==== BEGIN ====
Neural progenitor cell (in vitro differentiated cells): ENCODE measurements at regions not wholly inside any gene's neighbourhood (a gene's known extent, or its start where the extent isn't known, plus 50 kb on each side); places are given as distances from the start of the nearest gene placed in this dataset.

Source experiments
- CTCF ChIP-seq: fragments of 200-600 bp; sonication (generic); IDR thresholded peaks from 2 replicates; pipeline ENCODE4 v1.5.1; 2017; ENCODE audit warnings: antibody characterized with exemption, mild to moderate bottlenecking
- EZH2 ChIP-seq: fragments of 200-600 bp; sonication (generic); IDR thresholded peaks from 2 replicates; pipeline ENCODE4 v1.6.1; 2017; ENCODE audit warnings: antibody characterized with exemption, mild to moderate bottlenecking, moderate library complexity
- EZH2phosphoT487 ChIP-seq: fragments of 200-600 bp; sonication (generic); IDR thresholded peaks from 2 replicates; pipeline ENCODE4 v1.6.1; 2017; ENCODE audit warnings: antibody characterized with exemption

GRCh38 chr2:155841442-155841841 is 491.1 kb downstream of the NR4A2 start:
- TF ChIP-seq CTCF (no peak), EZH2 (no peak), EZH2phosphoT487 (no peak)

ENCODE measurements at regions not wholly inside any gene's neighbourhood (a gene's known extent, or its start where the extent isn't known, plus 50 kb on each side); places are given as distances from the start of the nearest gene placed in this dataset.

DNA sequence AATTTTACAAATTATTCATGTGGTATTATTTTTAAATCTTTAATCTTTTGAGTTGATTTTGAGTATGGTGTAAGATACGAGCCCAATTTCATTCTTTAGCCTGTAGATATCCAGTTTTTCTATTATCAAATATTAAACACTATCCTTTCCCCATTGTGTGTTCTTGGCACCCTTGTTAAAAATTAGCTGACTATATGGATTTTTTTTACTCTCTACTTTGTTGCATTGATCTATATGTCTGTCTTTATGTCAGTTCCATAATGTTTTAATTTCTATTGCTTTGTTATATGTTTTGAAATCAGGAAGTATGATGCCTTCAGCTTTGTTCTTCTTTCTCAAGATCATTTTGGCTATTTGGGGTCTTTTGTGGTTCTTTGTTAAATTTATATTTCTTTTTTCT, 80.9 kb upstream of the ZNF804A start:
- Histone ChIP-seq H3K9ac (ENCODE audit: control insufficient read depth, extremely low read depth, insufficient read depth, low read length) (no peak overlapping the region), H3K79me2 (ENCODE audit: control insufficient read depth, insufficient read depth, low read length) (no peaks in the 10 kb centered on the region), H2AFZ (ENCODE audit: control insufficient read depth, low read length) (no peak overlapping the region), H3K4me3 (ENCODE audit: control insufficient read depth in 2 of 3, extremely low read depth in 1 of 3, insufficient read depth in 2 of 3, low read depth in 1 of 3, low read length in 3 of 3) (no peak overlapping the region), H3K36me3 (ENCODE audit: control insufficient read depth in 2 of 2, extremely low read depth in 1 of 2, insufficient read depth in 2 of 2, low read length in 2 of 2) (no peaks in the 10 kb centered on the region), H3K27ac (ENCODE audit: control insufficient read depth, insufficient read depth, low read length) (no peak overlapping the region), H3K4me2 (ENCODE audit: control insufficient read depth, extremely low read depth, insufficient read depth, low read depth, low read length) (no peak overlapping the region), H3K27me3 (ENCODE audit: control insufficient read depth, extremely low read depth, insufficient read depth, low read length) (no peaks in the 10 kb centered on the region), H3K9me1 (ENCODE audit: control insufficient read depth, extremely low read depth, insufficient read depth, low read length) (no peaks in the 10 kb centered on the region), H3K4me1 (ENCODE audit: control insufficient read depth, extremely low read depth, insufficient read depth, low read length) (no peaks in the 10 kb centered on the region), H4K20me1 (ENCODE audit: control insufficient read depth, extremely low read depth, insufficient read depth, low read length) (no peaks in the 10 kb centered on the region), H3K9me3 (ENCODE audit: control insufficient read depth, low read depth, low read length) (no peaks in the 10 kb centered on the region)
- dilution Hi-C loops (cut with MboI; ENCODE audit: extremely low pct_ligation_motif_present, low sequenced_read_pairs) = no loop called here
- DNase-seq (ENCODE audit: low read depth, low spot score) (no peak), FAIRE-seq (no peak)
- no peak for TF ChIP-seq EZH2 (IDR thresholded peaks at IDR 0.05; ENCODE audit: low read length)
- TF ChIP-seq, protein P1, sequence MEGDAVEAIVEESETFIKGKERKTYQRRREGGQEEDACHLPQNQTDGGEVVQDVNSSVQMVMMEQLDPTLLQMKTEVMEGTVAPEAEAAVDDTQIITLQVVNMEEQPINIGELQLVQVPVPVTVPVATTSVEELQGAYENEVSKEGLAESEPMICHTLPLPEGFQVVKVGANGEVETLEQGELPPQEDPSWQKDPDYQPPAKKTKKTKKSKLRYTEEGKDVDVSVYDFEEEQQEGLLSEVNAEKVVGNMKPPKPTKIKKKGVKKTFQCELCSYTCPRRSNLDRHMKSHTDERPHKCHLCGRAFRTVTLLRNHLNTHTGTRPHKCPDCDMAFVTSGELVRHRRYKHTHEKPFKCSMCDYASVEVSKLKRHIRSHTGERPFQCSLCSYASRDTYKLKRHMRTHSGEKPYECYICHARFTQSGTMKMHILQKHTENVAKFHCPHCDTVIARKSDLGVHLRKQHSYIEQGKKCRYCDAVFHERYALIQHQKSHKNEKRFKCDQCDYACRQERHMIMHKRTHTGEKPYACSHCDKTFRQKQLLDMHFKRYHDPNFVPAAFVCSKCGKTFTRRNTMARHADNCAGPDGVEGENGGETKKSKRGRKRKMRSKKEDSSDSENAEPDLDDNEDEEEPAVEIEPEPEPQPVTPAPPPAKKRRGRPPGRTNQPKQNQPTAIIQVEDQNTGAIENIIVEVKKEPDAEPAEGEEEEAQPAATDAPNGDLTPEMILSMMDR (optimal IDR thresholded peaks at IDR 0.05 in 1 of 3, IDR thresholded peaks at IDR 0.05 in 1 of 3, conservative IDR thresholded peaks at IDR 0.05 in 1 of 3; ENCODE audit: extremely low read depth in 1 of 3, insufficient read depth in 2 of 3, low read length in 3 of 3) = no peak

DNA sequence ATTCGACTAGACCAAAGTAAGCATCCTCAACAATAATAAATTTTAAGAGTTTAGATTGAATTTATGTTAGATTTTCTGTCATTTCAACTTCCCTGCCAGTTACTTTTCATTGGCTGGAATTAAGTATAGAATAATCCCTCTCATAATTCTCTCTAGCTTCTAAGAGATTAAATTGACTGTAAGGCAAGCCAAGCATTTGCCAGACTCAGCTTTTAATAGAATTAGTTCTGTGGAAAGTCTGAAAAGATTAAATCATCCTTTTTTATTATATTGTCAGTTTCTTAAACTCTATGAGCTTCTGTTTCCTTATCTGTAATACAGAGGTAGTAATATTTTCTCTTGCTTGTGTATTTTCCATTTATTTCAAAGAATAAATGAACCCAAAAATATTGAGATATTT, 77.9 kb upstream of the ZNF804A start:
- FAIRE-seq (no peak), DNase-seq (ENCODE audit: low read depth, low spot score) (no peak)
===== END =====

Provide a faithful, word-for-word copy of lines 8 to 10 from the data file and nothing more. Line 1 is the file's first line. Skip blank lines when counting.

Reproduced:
ENCODE measurements at regions not wholly inside any gene's neighbourhood (a gene's known extent, or its start where the extent isn't known, plus 50 kb on each side); places are given as distances from the start of the nearest gene placed in this dataset.

DNA sequence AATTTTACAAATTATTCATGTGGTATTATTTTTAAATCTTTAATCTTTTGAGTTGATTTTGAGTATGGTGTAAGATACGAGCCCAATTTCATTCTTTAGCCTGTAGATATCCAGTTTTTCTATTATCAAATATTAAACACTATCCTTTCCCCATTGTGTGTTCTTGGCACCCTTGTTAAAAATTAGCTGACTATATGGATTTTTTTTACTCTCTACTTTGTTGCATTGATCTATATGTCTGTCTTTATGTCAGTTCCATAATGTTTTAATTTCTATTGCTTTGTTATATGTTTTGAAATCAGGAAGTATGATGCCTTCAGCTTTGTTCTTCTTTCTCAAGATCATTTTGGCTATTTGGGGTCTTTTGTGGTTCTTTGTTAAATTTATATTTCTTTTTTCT, 80.9 kb upstream of the ZNF804A start:
- Histone ChIP-seq H3K9ac (ENCODE audit: control insufficient read depth, extremely low read depth, insufficient read depth, low read length) (no peak overlapping the region), H3K79me2 (ENCODE audit: control insufficient read depth, insufficient read depth, low read length) (no peaks in the 10 kb centered on the region), H2AFZ (ENCODE audit: control insufficient read depth, low read length) (no peak overlapping the region), H3K4me3 (ENCODE audit: control insufficient read depth in 2 of 3, extremely low read depth in 1 of 3, insufficient read depth in 2 of 3, low read depth in 1 of 3, low read length in 3 of 3) (no peak overlapping the region), H3K36me3 (ENCODE audit: control insufficient read depth in 2 of 2, extremely low read depth in 1 of 2, insufficient read depth in 2 of 2, low read length in 2 of 2) (no peaks in the 10 kb centered on the region), H3K27ac (ENCODE audit: control insufficient read depth, insufficient read depth, low read length) (no peak overlapping the region), H3K4me2 (ENCODE audit: control insufficient read depth, extremely low read depth, insufficient read depth, low read depth, low read length) (no peak overlapping the region), H3K27me3 (ENCODE audit: control insufficient read depth, extremely low read depth, insufficient read depth, low read length) (no peaks in the 10 kb centered on the region), H3K9me1 (ENCODE audit: control insufficient read depth, extremely low read depth, insufficient read depth, low read length) (no peaks in the 10 kb centered on the region), H3K4me1 (ENCODE audit: control insufficient read depth, extremely low read depth, insufficient read depth, low read length) (no peaks in the 10 kb centered on the region), H4K20me1 (ENCODE audit: control insufficient read depth, extremely low read depth, insufficient read depth, low read length) (no peaks in the 10 kb centered on the region), H3K9me3 (ENCODE audit: control insufficient read depth, low read depth, low read length) (no peaks in the 10 kb centered on the region)